JM: Yes, I can imagine you have. You’re a good editor! I guess I’m an organized person. I’m a good worker. I can meet deadlines. I have a lot of work experience. As soon as I was of working age, I got my working papers and I was working. So I have written three employee or faculty handbooks. I’ve written a student handbook as well. One day one of my colleagues at the Center for Worker Education was joking with me and said “Oh you should write an alternative employee handbook.” And so I actually did. I made a little pamphlet I think called “Tips for how to handle your poet employee.” I didn’t sign my name or anything, but I gave it to my favorite coworkers for a laugh. By the way, I see the jobsite as an extremely social space. I really enjoy being a coworker. One of the things about being an adjunct is that you don’t spend a lot of time with your coworkers. You kind of shuffle into the institution and then you leave. So in writing LABOR’s handbook, I was imagining ritual activities that could be done alone, but that could also be a shared transcript among adjuncts here and there. I wanted some of the directives to be absurd, funny. Does everybody want to be a funny poet? I don’t know. I don’t really think of myself as a funny person but I know that on the job I love to have a laugh. I love to hang out at the reception desk and find out who’s a good storyteller, who makes laughter happen at the workplace. This release valve is really a part of work and a huge part of culture-building. I think the handbook sections in the book are playful, and it’s funny to imagine an entire cohort performing these actions—because we all know that the actual employee handbook really isn’t going to help us.

AF: Here, could we pivot from questions of play to how your own autobiographical experience again manifests in the book? You’ve talked a bit about LABOR’s ambiguous “I.” But first, for broader background context: at what point in the book’s development did you join the ranks of non- or less-contingent faculty (I guess we all stay forever contingent)? What does it mean now to have NYU as your employer? And I remember, with SLOT, the idea that we need some sort of temporal distance to help us productively memorialize and process a traumatic scene. Your Fink interview offers a partial critique of liberal guilt for taking on other people’s causes, rather than grappling with one’s own pain. How has your critique of contingent-labor structures changed as your own career trajectory changes?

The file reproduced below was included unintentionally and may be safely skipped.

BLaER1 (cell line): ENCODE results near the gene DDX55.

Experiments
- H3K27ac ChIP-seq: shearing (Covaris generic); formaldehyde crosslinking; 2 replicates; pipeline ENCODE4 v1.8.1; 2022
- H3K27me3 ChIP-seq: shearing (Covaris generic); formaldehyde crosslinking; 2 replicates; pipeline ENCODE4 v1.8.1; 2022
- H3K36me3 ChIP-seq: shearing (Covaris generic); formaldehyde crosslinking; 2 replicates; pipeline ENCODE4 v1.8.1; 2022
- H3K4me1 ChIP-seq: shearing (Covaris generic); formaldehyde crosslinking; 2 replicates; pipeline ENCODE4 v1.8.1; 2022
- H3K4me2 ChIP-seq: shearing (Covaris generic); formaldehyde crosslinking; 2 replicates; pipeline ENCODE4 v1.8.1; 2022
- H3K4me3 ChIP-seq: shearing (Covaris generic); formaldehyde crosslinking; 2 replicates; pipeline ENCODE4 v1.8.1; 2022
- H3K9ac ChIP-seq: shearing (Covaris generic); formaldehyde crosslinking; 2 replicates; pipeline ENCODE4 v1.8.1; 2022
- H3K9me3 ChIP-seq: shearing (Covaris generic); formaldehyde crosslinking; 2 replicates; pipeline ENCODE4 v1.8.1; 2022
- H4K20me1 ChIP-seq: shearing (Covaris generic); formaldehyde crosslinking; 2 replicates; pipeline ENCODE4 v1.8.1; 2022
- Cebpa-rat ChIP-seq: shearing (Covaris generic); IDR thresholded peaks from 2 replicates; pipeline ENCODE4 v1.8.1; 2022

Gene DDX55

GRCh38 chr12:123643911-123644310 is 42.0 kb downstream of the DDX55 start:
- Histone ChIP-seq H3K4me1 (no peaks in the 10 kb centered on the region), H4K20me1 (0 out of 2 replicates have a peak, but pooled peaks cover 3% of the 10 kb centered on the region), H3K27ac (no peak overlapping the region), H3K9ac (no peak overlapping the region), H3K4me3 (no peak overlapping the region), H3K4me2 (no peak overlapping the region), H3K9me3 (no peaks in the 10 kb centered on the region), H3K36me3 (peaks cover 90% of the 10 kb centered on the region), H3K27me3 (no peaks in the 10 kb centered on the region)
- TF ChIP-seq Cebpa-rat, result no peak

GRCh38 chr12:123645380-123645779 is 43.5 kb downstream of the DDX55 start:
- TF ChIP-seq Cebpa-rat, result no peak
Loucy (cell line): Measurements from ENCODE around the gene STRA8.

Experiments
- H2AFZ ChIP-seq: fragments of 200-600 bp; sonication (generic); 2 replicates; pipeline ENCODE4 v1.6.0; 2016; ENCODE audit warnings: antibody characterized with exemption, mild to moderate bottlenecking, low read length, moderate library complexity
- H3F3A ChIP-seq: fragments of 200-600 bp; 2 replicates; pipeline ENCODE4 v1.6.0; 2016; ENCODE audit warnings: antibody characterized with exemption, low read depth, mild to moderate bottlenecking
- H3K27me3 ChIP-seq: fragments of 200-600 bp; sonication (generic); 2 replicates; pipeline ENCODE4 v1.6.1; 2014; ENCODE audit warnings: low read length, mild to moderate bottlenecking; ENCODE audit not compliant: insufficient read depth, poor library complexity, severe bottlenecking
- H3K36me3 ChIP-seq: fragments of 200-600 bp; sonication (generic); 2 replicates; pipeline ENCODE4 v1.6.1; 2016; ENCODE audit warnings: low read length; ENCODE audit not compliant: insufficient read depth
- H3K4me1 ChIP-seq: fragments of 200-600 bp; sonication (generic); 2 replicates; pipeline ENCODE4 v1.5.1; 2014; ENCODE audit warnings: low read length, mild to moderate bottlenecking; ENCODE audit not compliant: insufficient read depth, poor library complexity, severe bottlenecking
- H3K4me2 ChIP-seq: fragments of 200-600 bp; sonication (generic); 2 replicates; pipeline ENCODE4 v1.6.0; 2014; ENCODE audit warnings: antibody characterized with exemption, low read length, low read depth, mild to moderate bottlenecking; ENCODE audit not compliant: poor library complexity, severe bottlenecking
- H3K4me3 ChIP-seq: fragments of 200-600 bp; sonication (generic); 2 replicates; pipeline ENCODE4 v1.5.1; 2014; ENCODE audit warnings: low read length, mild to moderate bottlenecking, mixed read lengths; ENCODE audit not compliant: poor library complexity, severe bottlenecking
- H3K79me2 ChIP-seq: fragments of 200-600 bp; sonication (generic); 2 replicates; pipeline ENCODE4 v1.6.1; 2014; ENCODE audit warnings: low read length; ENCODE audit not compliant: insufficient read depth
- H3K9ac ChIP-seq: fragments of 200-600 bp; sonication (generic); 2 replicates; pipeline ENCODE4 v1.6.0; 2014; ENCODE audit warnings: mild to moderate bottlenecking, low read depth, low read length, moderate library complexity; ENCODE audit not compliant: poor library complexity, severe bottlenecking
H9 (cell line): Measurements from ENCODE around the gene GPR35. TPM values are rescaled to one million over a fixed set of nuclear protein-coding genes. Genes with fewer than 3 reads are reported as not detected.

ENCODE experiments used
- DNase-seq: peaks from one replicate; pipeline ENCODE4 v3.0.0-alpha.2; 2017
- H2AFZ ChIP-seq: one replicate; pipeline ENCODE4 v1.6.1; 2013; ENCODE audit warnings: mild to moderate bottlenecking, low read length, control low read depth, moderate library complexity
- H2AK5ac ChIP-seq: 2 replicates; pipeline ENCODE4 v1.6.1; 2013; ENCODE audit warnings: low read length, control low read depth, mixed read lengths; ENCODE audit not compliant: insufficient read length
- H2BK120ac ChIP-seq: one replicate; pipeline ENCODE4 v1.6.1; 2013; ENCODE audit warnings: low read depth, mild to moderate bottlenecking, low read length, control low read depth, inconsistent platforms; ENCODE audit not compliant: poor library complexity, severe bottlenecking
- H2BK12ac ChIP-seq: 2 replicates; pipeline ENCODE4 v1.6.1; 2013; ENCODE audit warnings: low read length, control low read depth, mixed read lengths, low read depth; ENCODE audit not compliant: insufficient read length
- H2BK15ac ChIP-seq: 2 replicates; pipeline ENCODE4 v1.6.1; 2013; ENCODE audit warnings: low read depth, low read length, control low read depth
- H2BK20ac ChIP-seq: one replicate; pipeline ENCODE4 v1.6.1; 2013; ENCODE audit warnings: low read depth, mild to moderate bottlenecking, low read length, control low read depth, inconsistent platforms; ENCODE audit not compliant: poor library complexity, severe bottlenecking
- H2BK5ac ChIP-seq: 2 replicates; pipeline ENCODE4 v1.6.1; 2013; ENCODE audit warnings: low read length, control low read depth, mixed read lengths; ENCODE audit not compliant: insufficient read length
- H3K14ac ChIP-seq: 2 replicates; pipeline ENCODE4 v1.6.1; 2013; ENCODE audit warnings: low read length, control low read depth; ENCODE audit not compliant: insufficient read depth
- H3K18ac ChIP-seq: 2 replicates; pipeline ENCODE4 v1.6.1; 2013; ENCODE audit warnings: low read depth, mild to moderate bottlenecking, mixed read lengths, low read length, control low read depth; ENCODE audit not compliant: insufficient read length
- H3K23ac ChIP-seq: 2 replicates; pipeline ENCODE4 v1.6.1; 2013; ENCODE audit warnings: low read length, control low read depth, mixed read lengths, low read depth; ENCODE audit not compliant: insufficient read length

JM: I’m glad you asked. I’m in Abu Dhabi, which is a partial answer to your question. I really like this city. I might even be falling in love with it. I do wake up sometimes and can’t believe that this is where I live. I feel like New York is my home city and I feel like a New Yorker. My family is from that area. It’s where my dad’s family landed when they emigrated, and my mom was born in Yonkers. I think it’s really uncanny that my parents, especially my dad, can’t believe that I moved here. For his generation, the goal of reaching the United States was paramount. It signaled opportunity. So the fact that, in even just one generation, I would need to leave the States in order to stay in my profession is kind of incredible. For more on that and needless austerity and its impacts, read Paul Krugman.
Yet with this job, I’ve moved out of contingent status. I’m a full-time contract person now. I’m not tenure-track. I moved out of adjunct status by taking a very faraway job, and I believe it was the only choice I had. So I’m really understanding the word “globalization” a whole lot more. Profoundly. I’m aware of people moving for jobs now, in a way that I had not been. I don’t really believe that we all have to be able to stay “at home” to flourish, but I am aware that there are a lot of people who separate even from their immediate families in order to pursue opportunities. Like many of the workers and laborers here in Abu Dhabi. That’s not my case. Jonny came with me and we’re happy here. I just have a lot more of an awareness now about the things people do, the lengths they travel, and the sacrifices they make to live—to make money.

And maybe I can speak a little bit more loudly now than I could before about how much it sucks being an adjunct, and how much I think it’s impacting the entire educational system in a negative way. Not because adjuncts are not capable, but because that precarity takes a toll. Greed, inflated administrator salaries, the cost of health care and the cost of technology on campus—those are the real problems. The continued problem of the adjunctification of the university is happening because of those things. I still speak about it any time I can. For the Essay Press project that you invited me to do, the adjunct fact sheet is really important to help keep awareness going, about the huge problem that this is. Maybe working on this book LABOR allowed me to have my eyes further open to that—yet the writing solidified my commitment to teaching. Despite the diseases rampant in higher education, it is my institution, my home, my profession.